Pension funds are asking fund managers to explain their plans under the Alternative Investment Fund Managers Directive. Nick Fitzpatrick looks at how they might respond.
“A typical large, well-known hedge fund isn’t going to sit around and fill out 200 pages of an RFP document for a pension scheme.”
This is the view of one investment chief at a pension fund with over €1.2 billion.
Pension funds are known to access hedge funds mainly through fund of hedge fund (FoHF) platforms. FoHF providers effectively carry out a single RFP – or request for proposal – process for dozens of pension fund clients.
Direct access to single managers by pension funds has been tipped as a major trend in European hedge fund investing for quite a while now.
Could it happen soon – especially when the new regulatory regime for alternative investment managers takes hold this year?
“I’m not convinced about that,” says Simon Oxley, at Paamco, a FoHF provider in London. “Regulation on its own does not ensure a sound or value-added investment proposition; although having regulated onshore European funds and managers may provide some investors with more comfort.”
Either way, the Alternative Investment Fund Managers Directive (AIFMD) is set to change alternative investing and may well attract more pension funds to the various alternative strategies.
Recently, the Irish Funds Industry Association reported that some European pension funds putting out RFPs were asking investment managers to state their plans under the directive.
So how might fund managers answer an RFP?
The directive is effective from July 22 and on that date the fund service industry in Luxembourg, a major European fund servicing hub, can at last stop eating, drinking, and sleeping the AIFMD. Not for at least two decades has a set of regulations occupied so much time for fund service providers.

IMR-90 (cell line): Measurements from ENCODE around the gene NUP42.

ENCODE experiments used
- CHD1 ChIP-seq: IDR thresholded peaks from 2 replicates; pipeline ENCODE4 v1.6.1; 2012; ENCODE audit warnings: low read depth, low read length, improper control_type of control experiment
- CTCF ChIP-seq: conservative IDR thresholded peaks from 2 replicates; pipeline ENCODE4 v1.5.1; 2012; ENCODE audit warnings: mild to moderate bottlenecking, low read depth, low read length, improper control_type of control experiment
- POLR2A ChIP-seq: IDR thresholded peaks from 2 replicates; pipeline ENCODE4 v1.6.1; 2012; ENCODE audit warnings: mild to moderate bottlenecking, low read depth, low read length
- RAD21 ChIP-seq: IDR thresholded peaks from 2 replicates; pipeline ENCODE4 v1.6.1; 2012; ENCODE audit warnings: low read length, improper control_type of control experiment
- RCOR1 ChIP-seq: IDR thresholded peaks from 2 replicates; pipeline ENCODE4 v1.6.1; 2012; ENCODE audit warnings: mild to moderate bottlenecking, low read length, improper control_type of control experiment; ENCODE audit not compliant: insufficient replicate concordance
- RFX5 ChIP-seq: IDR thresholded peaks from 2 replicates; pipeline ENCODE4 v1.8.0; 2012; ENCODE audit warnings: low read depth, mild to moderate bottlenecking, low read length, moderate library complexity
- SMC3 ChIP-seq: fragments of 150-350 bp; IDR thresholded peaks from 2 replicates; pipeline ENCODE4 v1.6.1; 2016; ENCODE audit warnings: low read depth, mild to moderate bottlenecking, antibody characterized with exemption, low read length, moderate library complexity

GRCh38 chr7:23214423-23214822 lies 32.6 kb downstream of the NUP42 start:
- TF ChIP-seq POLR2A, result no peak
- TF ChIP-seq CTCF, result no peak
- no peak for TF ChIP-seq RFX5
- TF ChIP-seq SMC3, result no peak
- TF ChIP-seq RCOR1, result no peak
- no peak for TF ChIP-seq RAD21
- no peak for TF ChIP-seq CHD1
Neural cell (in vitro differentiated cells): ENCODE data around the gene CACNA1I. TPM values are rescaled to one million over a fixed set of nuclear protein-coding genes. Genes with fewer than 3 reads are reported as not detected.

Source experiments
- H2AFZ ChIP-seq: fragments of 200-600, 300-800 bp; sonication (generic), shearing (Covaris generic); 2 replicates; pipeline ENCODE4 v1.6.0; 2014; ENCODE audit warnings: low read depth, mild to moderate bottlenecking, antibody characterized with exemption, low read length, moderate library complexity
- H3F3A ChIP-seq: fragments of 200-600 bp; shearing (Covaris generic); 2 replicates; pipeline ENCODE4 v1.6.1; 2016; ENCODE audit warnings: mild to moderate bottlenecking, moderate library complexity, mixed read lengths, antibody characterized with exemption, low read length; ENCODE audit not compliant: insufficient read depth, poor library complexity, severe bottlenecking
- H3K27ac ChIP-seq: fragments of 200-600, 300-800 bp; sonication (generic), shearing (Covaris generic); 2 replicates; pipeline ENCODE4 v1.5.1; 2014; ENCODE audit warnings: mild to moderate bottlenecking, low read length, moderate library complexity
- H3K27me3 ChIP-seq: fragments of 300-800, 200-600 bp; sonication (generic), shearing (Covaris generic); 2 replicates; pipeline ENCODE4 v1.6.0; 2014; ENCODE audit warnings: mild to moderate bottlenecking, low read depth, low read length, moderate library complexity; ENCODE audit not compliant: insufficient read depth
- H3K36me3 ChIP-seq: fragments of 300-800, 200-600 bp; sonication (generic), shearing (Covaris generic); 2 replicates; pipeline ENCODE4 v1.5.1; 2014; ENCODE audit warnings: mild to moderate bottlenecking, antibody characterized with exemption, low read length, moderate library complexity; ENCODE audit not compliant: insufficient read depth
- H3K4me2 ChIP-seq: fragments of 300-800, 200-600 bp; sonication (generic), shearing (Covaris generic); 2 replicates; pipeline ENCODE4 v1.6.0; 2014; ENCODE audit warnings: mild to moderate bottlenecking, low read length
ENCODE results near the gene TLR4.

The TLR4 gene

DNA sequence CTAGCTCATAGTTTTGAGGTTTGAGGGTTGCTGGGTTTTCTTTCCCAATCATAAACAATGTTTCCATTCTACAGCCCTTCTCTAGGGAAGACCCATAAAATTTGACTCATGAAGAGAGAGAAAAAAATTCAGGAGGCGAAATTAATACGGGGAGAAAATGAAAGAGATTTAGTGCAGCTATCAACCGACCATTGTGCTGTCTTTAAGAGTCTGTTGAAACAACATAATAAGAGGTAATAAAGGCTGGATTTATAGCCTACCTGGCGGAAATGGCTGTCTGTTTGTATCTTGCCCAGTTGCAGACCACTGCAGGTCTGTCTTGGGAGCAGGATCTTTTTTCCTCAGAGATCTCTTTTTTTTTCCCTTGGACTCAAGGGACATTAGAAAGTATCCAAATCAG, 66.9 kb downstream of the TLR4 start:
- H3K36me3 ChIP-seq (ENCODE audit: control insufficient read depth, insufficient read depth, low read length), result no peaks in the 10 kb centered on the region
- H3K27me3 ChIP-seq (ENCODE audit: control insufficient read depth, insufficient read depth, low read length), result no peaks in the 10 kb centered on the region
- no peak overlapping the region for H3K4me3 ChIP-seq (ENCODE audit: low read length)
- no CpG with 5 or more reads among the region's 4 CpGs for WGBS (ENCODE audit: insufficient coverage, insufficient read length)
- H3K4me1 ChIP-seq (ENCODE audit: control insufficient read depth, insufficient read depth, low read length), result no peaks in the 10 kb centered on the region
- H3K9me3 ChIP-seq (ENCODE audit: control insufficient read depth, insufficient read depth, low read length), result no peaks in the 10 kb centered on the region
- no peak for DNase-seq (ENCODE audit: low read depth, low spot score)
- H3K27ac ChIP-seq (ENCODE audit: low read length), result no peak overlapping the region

The arrival of the directive brings with it a happy ending to the first chapter of the story. The directive has seen a remarkable turnaround in perceptions since it was proposed in April 2009. At first it was read like a Doomsday proclamation for hedge funds; now it is promoted like a gilt-edged certificate. It has a brand potential that is almost immeasurable – at least, this is what Luxembourg anticipates, as does Ireland, the other major centre for cross-border fund servicing.
Ireland’s enthusiasm is seen in its fanfare for the AIF Handbook. The Irish industry boasts that its regulator, the Central Bank of Ireland, is the first European regulator to publish this level of detailed guidance.
Luxembourg has been less showy.
But despite the nearness of the implementation date there is still room for some uncertainty as national regulators now implement the directive.
These last remnants of uncertainty are not helpful if a fund manager is asked by a pension fund to state how they are adapting to the AIFMD environment.
So how, with four months to go, could they answer a pension fund’s RFP?
One of the most urgent tasks, say many in the Luxembourg fund servicing industry, is to identify the entity in a business that has to comply with the AIFMD. This might be the official management company, as recognised by the directive and referred to widely as the “manco”. The danger is that non-AIFMD regulated activities may accidentally become covered by the new regulation.
Brian McMahon, head of alternatives at BNY Mellon Luxembourg, says: “An investment manager that aggregates all its funds into a so-called super manco may find it has included some activities that are not in scope as far as AIFMD is concerned.”